I'm not at all convinced by the arguments advanced in this article.  I'd rather see a hard reset on US Navy plans, construction, etc. until its mission has been more clearly defined and/or redefined, the ships it needs for that mission have been agreed, and its budget has been devoted to vessels and weapons and systems that will do the job, rather than gold-plated jobs lobbied for by special interests.

Peter

Talk about carbalicious!


I was astonished to read that someone's come up with a tater tot pizza.

NYC pizzaioli are getting ever more creative with their toppings, making pizzas loaded with everything from Tater Tots to kimchi.

“I like to call this the New Age pizza movement,” says Vishee Mandahar, owner of Krave It in Bayside, known for its outlandish pies. “Anything goes, as long as we perfect the recipe and make it taste good.”

. . .

Potatoes on pizza might seem like a carb overload, but it’s a classic combo rooted in Roman tradition. Krave It, the groovy, late-night eatery of Bayside, puts a wholly American spin on the pairing with its Loaded Tater Tots pizza ($20/$30).



Made with Tots, bacon, cheddar, scallions, and swirls of ranch dressing and chipotle aioli, this pizza (and most of the restaurant’s menu) seems made for drunken snacking.

There's more at the link, including several other unique-to-New-York pizza toppings.

That takes "Would you like fries with that?" to a whole new level, doesn't it?




Peter

Tuesday, April 24, 2018

The truth about exercise?


I know a lot of homes have this sort of treadmill.  Mine may even have been among them, in years past!  (Click the image to be taken to a larger version at Pearls Before Swine's Web site.)







Peter

"The racial dot map"


Courtesy of a link at Mr. B's place, I came across something called 'The Racial Dot Map', from the Demographics Research Group at the University of Virginia.  Here's a scaled-down representation (clickit to biggit).  I recommend consulting the original, scalable version to see specific areas in more detail.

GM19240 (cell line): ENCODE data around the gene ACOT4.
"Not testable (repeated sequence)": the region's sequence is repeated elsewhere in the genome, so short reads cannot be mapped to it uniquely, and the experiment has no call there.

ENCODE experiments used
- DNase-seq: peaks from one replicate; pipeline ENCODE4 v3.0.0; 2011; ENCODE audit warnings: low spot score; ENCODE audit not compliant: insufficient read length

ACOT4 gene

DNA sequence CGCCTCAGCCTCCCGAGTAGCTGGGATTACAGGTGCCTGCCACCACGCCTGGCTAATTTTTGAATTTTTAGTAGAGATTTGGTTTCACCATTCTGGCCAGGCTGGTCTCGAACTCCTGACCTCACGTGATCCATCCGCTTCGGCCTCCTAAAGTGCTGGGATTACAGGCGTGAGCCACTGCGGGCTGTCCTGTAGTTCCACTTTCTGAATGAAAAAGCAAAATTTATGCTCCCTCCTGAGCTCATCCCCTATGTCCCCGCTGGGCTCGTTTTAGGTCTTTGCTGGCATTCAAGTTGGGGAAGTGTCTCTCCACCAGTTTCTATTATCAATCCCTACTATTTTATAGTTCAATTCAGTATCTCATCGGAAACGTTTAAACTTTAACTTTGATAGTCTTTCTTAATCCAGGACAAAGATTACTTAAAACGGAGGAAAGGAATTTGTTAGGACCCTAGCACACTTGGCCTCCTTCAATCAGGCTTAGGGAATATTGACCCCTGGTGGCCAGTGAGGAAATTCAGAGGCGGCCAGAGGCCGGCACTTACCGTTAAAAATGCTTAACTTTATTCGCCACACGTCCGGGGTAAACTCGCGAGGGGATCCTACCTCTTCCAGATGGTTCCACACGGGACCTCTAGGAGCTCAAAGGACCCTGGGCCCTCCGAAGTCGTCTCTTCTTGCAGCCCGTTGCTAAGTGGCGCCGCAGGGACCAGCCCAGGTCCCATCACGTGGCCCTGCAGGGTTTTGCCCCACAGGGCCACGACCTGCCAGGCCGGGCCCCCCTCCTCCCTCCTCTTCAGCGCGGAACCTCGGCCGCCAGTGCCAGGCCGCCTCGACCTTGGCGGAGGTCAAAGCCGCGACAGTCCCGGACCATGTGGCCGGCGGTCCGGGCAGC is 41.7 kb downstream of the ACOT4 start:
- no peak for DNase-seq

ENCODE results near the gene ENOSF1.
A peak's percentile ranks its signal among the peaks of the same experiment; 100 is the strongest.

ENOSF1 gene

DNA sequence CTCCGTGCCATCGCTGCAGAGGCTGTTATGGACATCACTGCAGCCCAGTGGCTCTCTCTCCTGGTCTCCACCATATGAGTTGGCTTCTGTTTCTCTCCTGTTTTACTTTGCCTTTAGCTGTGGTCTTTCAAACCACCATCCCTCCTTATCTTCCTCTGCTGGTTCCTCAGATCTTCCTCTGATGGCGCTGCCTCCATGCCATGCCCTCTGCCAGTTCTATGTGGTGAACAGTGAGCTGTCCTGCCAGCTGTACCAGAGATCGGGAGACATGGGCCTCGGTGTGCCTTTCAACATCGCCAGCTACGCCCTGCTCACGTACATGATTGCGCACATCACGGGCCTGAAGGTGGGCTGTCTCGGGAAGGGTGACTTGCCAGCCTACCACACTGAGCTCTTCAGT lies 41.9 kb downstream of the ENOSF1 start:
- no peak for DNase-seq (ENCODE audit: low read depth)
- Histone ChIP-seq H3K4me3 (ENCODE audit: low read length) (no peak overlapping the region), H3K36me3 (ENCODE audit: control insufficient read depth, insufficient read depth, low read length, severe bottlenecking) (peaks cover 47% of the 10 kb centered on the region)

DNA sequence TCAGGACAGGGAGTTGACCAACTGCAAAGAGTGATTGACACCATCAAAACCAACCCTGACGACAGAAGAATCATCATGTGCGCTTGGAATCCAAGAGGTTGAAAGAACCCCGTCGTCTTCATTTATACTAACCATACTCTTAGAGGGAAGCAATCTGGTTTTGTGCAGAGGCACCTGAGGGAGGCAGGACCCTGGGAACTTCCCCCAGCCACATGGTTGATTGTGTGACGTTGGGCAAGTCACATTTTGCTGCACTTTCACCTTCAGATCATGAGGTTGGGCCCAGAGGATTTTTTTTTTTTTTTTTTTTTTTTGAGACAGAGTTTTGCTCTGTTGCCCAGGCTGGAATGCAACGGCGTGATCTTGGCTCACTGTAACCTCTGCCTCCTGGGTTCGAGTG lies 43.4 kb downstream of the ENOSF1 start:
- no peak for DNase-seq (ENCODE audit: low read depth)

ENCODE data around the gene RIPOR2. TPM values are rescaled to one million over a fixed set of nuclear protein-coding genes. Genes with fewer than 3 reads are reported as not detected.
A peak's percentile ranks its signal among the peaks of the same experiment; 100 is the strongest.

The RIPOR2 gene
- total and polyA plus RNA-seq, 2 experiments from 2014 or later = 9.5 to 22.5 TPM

It's very interesting to look at that map, and then compare it to this one, showing the results of the 2016 Presidential election by county.




As Mr. B reminds us, 'correlation does not imply causation' . . . but there's an awful lot of food for thought in the visible correlation between those maps.  Put them on your screen (or, even better, two screens) side-by-side, in full size, and see for yourself.

Peter

EDITED TO ADD:  As suggested by Mr. B in a comment, if one looks at the US murder map by county, there's also an interesting visual correlation.



The unified theory of . . . kiwi???


The Silicon Graybeard tickled my funny-bone with his 'unified theory of kiwi' - the intersection between bird and fruit.  Click over there to see it.  Your fruit salad will never taste the same again!




Peter

Monday, April 23, 2018

Doofus Of The Day #1,007


Today's award goes to the operator(s) of a data center in Sweden.  A tip o' the hat to reader Snoggeramus for sending me the link.

Having worked in the information technology industry for a decade or so, rising from computer (mainframe) operator, through programming and systems analysis, to manage a department and then be a director of a small IT company, I'm pretty familiar with commercial computer operations.  This was entirely preventable, and should have been foreseen.

A loud sound emitted by a fire suppression system has destroyed the hard drives of a Swedish data center, downing Nasdaq operations across Northern Europe.

The incident took place in the early hours of Wednesday, April 18, and was caused by a gas-based fire suppression system that is typically deployed in data centers because of their ability to put out fires without destroying non-burnt equipment.

These systems work by releasing inert gas at high speeds, a mechanism usually accompanied by a loud whistle-like sound. With non-calibrated systems, this sound can get very loud, a big no-no in data centers, where loud sounds are known to affect performance, shut down, or even destroy hard drives.

The latter scenario is what happened on Wednesday night, as the sound produced by the errant release of the inert gas destroyed hard drives for around a third of the Nasdaq servers located in the Digiplex data center.